The BCa confidence intervals for fixed values of SNR were obtained by a bootstrapping method in which images are the sampling units. Suppose that there are B bootstrap samples. We took B = 2000. Each bootstrap sample was generated by sampling randomly (with replacement) 450 times from our set of 450 (subjective score, SNR) pairs. Huge computational savings can be realized in that, for the same set of images being sampled, one bootstrap sample can be used simultaneously for different SNRs. For a fixed SNR, E is the fitted expected subjective score based on the model as computed for the original data, and E*(b) is the value computed for the bth bootstrap sample. The 100(1 — 2a)% BCa confidence interval will be of the form [4]

where E*(a) is the 100ath percentile of the bootstrap distribution of E; a1 and a2 are defined by

O is the standard normal cumulative distribution function, and z(^ is the 100;6th percentile (so, for example, z(0 95) = 1.645). The "bias correction'' z0 and "acceleration constant'' a remain to be defined. E*(b) is the value of E for the bth bootstrap sample, and E is the value computed for the original data. Then where O—1 is the Gaussian quantile function (so, for example, O—1(0.95) = 1.645). Suppose that there are n images in all, and let E(j) be the computed value of E when the ith image is deleted (so the computation is done on n — 1 images). Let

Then

= En=i[E(.) — E(i)]3 fl^6{En=1[E(.) — E(,-)]2}3/2'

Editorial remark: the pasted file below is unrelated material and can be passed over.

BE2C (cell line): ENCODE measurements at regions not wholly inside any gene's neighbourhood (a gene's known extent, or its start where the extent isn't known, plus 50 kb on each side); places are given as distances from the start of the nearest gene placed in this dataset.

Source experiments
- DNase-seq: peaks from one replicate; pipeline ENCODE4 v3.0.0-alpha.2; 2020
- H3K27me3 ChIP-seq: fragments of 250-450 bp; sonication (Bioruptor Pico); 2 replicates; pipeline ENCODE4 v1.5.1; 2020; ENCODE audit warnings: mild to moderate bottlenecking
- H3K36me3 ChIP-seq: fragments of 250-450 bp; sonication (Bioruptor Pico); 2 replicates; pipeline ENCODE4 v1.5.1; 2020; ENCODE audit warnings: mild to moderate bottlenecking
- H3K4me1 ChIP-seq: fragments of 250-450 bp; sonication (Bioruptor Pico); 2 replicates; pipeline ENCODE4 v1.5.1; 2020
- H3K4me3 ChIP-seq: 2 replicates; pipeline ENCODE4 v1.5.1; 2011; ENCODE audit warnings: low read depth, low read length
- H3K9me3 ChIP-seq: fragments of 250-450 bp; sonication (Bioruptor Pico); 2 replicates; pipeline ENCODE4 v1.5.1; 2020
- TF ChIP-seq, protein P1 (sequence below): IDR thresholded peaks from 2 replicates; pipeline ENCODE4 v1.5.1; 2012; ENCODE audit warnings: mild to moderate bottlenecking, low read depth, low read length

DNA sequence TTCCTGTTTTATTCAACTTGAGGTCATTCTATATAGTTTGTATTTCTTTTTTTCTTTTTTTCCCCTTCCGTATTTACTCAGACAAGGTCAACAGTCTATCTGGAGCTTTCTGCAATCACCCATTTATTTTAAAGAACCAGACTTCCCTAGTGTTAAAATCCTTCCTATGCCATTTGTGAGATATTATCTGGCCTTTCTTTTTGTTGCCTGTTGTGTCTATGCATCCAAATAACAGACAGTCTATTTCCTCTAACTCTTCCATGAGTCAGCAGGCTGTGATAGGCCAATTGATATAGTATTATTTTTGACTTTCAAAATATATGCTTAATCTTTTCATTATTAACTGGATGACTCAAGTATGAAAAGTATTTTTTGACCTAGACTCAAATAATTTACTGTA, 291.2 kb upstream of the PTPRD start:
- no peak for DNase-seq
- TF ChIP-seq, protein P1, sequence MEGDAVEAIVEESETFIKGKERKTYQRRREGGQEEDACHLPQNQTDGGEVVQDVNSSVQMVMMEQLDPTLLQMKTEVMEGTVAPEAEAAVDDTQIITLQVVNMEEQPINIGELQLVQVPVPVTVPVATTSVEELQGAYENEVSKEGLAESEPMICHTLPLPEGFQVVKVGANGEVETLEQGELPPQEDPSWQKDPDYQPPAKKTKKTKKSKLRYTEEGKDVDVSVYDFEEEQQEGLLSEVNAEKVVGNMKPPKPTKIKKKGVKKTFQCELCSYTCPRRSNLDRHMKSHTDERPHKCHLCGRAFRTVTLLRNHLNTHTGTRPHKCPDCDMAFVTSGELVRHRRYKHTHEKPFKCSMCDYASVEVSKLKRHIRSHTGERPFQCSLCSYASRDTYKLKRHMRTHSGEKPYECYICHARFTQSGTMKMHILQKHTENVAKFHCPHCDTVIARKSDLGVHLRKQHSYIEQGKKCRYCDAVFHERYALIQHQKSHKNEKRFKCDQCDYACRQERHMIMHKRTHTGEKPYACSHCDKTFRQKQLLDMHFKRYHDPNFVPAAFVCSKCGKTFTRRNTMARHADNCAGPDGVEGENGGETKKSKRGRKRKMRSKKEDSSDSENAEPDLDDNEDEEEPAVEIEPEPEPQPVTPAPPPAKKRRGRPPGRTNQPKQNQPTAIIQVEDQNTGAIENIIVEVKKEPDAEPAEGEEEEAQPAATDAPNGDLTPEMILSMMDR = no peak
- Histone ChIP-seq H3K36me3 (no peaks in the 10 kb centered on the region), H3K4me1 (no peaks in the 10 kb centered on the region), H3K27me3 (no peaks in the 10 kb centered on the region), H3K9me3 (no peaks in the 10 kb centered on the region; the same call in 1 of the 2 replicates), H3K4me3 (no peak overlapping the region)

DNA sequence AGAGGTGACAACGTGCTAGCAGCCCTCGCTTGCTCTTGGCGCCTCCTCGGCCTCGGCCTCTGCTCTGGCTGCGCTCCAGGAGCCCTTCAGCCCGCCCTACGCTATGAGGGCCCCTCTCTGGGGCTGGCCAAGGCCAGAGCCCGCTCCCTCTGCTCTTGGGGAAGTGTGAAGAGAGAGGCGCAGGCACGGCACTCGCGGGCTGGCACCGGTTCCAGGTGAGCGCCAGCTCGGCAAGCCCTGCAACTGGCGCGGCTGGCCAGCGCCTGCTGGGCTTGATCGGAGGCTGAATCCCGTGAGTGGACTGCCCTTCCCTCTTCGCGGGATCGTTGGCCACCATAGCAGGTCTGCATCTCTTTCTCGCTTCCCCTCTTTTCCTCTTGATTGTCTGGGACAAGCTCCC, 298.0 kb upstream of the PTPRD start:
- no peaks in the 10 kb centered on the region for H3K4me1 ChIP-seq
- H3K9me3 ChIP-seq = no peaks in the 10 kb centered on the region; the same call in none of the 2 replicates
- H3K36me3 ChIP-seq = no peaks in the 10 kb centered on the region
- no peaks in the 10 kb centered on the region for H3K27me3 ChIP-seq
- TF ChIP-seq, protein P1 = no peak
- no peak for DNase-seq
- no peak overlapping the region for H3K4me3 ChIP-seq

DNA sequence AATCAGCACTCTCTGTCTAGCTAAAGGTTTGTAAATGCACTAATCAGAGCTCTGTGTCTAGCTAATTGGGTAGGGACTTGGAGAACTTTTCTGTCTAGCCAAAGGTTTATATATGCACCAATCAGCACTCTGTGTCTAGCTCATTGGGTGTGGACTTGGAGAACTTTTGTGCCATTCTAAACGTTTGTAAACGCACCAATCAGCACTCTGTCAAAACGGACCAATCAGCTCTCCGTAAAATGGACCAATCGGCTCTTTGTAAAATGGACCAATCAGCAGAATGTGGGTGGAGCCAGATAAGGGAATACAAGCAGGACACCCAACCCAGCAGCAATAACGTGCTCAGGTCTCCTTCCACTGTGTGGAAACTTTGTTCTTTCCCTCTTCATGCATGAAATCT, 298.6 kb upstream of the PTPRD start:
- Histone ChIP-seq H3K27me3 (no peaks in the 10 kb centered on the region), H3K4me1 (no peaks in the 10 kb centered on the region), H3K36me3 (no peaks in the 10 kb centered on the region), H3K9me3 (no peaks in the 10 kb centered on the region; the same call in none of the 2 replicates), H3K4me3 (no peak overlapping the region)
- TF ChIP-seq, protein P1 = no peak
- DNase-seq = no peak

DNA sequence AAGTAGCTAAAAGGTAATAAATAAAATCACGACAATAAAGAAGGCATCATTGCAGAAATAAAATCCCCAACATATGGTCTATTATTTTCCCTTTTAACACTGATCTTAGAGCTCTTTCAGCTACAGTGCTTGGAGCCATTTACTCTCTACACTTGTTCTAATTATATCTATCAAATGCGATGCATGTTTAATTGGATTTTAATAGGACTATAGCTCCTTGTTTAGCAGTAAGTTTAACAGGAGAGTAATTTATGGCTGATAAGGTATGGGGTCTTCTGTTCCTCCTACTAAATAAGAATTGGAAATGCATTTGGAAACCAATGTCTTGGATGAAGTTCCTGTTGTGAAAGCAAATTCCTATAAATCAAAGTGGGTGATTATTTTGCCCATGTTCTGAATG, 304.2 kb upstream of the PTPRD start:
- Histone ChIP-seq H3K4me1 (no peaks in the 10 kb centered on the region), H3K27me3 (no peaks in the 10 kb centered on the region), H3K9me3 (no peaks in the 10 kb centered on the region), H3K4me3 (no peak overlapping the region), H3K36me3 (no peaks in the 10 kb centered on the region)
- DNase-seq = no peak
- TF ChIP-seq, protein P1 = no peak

There are two main differences between the BCa confidence intervals described here and the Scheffe confidence intervals described in the previous chapter. The Scheffe method produces a simultaneous confidence interval, that is, one that provides upper and lower limits for the entire curve at once. The BCa method supplies pointwise intervals, valid for specific points along the x-axis. It is not currently known how to extend the BCa method to simultaneous intervals. The second difference is that the Scheffe intervals are always symmetric about the curve, regardless of whether there are any constraints on the range of the variables. Sensitivity and PVP, for example, have a maximum value of 1. The expected value of sensitivity at a particular bit rate may be very close to that upper limit, and when obtaining a Scheffe confidence interval for that curve, the confidence interval may exceed 1, since it is necessarily symmetric about the curve. In that case, the upper confidence curve must be thresholded at 1. The BCa method has the advantage of providing intervals that are not necessarily symmetric, but respect the fact that the values of the response variable lie within a small constrained range.

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